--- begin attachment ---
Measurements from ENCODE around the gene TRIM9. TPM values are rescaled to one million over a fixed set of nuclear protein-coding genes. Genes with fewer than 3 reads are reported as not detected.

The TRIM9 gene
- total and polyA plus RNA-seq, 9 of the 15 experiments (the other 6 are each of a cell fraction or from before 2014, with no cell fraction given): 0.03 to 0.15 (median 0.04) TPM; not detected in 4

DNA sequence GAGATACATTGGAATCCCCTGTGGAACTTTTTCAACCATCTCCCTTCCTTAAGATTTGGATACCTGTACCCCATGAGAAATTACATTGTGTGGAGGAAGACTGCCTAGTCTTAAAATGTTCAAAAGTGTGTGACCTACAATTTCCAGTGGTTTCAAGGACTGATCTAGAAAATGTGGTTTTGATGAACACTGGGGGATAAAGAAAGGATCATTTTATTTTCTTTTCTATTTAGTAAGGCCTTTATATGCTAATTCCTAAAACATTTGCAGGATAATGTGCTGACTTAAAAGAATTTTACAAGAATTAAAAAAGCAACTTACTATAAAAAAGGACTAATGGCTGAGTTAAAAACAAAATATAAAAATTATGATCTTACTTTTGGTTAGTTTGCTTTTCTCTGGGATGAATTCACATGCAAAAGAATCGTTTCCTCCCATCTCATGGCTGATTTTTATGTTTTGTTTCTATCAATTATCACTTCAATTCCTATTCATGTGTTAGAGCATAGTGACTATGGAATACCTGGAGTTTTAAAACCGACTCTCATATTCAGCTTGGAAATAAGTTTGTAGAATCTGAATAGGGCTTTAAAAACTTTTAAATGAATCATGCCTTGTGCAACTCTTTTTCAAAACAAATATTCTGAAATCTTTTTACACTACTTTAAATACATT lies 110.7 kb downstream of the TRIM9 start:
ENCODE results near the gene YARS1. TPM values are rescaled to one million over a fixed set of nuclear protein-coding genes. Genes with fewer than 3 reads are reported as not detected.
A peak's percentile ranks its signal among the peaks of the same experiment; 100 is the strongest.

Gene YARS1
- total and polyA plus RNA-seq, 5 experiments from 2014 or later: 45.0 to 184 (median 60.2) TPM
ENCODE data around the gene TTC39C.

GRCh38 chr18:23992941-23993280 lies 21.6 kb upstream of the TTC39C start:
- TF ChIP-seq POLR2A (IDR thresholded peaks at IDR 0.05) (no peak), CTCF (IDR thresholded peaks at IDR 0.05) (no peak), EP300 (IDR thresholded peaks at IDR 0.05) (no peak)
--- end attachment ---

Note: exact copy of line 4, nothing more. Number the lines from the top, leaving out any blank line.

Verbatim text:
DNA sequence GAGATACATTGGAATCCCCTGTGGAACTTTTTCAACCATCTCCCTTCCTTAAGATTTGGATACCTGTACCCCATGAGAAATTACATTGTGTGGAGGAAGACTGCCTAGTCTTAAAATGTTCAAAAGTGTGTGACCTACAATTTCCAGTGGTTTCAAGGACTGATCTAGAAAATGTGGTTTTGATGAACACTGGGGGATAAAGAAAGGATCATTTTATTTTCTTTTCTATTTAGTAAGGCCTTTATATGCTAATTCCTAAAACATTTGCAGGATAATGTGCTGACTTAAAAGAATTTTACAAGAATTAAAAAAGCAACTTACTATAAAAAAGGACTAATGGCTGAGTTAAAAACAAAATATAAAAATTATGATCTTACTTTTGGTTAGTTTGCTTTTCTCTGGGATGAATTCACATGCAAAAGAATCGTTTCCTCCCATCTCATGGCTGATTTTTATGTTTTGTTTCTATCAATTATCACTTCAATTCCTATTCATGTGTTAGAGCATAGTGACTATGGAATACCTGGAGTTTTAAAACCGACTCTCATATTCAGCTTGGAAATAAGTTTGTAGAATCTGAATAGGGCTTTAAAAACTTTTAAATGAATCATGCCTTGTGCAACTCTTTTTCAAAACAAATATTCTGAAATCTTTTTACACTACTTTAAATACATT lies 110.7 kb downstream of the TRIM9 start: